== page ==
18. 18.  Zia invigorated a strong foreign policy based on sovereignty and economic independence. (Background Note, 2008).  He initiated many social programs to uplift the poor through honest hard work and education. His greatest legacy on the people of Bangladesh was unity and self dependence. (Background Note, 2008).  Hussain Mohammed Ershad (1982-1990)  Army Chief of Staff Lt. Gen. Hussain Mohammed Ershad assumed power in the second, but, bloodless coup in March 24th 1982. To strenghthen his hold on government Ershad suspended the constitution and citing pervasive corruption, ineffectual government, and economic mismanagement declared martial law. (Background Note, 2008).
  19. 19.  At the same time, the Jatiya (People's) Party, designed as Ershad's political vehicle for the transition from martial law, was established. (Background Note, 2008).  The Jatiya Party won a modest majority of the 300 elected seats in the national assembly. The participation of the Awami League- led by the late Prime Minister Mujib's daughter, Sheikh Hasina Wazed-lent the elections some credibility, despite widespread charges of voting irregularities.(Background Note, 2008).  Ershad easily outdistanced the remaining candidates, taking 84% of the vote. Although Ershad's government claimed a turnout of more than 50%, opposition leaders, and much of the foreign press, estimated a far lower percentage and alleged voting irregularities. (Background Note, 2008).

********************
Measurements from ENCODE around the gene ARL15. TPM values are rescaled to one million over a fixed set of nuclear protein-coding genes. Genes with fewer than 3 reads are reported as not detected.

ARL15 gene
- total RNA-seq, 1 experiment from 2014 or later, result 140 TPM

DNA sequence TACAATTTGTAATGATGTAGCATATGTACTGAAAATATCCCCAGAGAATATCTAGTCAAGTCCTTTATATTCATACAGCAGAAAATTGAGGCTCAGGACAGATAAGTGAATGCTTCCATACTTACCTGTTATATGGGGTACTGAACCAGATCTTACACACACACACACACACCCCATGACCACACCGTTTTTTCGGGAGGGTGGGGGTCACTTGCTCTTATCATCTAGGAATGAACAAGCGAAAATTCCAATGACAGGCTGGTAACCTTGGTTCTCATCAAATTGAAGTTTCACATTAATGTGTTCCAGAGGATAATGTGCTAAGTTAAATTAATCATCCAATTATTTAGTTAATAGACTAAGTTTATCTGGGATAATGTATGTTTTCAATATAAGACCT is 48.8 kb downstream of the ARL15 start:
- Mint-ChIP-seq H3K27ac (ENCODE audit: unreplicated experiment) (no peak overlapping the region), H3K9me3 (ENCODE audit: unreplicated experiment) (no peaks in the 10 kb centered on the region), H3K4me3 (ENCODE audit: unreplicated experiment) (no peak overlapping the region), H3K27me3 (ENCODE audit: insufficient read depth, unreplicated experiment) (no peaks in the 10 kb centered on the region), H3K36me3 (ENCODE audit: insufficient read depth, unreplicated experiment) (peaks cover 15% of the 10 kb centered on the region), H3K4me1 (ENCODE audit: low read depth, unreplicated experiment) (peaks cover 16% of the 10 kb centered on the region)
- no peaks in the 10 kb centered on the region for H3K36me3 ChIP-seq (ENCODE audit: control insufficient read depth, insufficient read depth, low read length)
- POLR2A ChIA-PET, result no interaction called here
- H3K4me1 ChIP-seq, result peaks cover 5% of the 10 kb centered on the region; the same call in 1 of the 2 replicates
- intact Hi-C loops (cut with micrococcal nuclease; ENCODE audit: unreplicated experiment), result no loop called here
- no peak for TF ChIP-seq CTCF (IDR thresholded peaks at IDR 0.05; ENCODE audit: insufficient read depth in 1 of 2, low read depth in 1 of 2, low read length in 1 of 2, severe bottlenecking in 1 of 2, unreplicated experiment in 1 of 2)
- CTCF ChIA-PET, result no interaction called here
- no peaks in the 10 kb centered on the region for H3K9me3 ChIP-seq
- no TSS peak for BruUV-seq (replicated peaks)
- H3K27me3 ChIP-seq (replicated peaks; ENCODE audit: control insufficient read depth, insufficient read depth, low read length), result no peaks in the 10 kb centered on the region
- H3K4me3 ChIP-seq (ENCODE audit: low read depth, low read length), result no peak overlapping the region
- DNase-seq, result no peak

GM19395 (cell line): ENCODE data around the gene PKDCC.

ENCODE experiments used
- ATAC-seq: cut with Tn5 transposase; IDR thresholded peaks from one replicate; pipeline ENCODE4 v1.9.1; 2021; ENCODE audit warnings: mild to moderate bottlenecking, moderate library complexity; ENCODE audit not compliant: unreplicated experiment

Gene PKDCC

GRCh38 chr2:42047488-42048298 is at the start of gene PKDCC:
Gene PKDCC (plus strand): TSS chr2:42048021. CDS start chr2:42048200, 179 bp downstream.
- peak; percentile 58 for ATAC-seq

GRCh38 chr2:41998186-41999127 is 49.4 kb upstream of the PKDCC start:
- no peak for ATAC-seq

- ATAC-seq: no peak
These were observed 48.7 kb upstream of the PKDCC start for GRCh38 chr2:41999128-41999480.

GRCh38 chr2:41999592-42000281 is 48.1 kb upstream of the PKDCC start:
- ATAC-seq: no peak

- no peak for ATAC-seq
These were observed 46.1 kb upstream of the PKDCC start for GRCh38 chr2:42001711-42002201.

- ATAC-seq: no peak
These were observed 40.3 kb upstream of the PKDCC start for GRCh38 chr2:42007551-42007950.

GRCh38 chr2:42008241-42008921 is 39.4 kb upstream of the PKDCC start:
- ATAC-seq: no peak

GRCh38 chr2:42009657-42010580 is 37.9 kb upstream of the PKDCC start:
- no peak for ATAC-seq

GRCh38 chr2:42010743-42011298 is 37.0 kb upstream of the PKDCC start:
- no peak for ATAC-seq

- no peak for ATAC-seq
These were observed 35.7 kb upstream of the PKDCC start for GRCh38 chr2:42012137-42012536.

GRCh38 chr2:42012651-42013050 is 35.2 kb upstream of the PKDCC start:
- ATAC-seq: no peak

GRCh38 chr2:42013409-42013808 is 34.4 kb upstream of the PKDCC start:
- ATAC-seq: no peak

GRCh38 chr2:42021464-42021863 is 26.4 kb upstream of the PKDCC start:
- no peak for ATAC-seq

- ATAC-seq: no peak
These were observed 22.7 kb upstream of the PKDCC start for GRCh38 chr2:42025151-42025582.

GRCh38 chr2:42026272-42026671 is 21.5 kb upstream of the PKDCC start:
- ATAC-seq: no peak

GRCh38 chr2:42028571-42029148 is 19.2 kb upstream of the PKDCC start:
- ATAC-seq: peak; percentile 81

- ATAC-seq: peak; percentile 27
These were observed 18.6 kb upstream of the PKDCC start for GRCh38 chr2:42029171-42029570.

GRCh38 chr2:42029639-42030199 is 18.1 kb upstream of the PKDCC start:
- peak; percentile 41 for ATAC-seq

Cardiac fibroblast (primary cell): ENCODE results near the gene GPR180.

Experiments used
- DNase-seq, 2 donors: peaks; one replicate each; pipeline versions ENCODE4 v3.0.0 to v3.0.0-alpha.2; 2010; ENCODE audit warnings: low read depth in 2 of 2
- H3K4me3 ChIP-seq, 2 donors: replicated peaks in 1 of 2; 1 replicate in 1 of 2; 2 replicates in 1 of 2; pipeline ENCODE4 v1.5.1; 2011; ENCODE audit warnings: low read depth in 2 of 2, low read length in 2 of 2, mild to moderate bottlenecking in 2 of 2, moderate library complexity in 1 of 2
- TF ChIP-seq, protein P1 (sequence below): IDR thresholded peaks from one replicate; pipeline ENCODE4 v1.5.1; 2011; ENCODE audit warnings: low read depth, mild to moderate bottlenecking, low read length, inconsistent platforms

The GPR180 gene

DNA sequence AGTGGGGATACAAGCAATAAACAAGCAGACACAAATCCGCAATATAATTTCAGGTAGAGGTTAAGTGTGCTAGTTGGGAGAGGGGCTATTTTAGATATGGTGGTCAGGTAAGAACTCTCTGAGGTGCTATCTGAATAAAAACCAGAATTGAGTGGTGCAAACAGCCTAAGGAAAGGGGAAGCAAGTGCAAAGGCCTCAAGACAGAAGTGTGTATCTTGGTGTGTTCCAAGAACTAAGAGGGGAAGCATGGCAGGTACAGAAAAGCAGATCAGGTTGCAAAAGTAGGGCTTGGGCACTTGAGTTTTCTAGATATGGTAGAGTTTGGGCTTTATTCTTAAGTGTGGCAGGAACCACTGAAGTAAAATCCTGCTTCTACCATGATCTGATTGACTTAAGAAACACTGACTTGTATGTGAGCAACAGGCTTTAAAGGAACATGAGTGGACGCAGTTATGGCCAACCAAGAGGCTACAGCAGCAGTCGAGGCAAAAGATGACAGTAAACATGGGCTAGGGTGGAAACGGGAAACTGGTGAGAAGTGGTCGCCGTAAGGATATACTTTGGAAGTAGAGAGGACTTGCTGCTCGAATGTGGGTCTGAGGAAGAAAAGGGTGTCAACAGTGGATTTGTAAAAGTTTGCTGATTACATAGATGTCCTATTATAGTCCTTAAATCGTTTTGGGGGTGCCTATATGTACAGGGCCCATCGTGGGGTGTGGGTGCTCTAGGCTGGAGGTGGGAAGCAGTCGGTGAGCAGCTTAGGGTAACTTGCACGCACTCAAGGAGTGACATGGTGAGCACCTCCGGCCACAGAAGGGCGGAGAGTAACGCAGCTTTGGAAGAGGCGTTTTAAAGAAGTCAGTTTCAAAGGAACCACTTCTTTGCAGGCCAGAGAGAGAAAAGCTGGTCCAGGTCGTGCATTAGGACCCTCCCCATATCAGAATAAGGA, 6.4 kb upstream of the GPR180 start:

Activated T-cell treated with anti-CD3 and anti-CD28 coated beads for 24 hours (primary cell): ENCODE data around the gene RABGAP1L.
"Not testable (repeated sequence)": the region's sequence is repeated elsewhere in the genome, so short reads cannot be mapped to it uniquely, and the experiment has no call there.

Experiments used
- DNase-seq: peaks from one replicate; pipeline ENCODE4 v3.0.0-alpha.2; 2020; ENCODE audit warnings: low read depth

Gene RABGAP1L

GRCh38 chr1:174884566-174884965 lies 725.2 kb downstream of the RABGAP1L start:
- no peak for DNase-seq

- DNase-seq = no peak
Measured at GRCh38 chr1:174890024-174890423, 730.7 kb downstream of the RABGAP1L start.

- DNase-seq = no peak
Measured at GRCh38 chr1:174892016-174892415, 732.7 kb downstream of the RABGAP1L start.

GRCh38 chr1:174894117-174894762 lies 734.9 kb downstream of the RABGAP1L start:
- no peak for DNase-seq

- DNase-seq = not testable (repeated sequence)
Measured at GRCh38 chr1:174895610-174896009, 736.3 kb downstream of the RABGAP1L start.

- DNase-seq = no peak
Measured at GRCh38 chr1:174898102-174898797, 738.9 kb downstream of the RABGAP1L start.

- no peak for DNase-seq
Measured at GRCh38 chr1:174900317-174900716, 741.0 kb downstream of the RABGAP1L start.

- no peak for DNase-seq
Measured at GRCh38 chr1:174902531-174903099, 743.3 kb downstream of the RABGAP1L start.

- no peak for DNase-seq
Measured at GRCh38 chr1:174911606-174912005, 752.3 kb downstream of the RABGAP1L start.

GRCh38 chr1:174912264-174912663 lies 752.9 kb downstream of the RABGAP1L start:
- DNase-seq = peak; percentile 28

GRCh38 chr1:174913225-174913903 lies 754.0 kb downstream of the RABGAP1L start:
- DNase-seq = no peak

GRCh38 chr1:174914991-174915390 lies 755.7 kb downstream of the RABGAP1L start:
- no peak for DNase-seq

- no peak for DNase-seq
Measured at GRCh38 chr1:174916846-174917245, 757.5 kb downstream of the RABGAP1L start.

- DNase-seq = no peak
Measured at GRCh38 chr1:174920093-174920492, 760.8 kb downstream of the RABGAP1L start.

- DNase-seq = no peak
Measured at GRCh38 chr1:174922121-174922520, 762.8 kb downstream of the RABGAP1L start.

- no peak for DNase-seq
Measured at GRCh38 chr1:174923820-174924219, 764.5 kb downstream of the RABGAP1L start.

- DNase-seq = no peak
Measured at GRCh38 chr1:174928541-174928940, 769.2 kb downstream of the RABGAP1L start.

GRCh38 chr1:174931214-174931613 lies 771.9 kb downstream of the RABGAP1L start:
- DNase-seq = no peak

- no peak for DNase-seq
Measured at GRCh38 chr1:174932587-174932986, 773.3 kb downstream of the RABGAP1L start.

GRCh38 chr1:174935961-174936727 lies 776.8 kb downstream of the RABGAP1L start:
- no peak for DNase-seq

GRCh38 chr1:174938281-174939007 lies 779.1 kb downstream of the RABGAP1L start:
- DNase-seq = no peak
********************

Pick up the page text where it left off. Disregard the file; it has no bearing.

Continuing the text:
20. 20. Khaleda Zia, (1991-96)  The center-right BNP won a plurality of seats and formed a government with support from the Islamic party Jamaat-I-Islami, with Khaleda Zia, widow of Ziaur Rahman, obtaining the post of prime minister. (Background Note, 2008).  In March 1994, controversy over a parliamentary by-election, which the opposition claimed the government had rigged, led to an indefinite boycott of Parliament by the entire opposition. (Background Note, 2008).  The opposition also began a program of repeated general strikes to press its demand that Khaleda Zia's government resign and a caretaker government supervise a general election. (Background Note, 2008).